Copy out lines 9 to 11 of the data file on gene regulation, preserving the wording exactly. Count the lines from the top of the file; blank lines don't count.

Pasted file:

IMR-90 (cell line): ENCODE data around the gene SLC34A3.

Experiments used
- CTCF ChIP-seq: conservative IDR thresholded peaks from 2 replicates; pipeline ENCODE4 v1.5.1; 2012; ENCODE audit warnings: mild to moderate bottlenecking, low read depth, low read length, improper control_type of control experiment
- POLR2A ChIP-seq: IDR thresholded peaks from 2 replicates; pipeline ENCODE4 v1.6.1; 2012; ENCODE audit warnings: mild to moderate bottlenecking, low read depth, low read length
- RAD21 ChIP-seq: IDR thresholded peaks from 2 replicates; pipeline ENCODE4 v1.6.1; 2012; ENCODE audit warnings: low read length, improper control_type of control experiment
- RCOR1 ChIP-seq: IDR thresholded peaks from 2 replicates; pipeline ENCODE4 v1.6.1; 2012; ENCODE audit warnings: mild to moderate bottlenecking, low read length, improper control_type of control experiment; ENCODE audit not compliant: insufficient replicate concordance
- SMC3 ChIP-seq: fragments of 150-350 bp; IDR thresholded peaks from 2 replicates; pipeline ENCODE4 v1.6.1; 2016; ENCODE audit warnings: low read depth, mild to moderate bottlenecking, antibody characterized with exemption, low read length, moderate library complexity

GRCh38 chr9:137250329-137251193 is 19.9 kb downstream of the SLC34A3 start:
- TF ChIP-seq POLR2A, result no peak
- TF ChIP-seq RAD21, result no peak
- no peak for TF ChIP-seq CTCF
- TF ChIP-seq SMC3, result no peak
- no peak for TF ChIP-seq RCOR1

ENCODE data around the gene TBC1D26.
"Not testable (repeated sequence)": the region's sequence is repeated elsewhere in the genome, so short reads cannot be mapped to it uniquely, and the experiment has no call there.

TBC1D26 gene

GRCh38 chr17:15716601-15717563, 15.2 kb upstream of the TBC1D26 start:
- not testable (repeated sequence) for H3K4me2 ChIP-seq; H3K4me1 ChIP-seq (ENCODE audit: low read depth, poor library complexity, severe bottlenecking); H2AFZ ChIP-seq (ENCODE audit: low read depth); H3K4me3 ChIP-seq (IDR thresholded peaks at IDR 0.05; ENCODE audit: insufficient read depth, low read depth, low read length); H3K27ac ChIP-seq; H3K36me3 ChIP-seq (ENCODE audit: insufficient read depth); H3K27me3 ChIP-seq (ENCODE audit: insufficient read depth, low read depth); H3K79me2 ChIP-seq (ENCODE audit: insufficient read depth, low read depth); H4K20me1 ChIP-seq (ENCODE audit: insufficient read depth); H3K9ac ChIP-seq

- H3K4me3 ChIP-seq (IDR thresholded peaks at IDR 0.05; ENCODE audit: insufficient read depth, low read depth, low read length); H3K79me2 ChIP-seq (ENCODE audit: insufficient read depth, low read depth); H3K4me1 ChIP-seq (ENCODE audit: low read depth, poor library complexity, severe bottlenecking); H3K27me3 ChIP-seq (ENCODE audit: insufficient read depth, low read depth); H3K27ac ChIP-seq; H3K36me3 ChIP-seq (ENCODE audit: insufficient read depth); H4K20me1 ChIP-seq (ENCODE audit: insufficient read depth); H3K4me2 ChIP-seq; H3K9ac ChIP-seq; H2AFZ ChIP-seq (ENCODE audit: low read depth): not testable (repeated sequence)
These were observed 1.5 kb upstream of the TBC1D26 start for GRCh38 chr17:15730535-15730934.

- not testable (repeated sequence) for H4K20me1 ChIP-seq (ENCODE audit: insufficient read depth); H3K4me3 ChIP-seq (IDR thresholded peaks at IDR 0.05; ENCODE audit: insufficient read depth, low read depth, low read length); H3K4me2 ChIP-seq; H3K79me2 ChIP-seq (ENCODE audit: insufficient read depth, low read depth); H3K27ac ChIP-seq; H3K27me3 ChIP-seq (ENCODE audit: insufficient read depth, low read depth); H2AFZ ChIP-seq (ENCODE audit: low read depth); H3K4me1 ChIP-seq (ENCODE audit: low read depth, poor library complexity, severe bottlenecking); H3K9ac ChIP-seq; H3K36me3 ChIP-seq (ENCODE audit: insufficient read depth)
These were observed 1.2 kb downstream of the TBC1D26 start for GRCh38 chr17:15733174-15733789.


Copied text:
- TF ChIP-seq POLR2A, result no peak
- TF ChIP-seq RAD21, result no peak
- no peak for TF ChIP-seq CTCF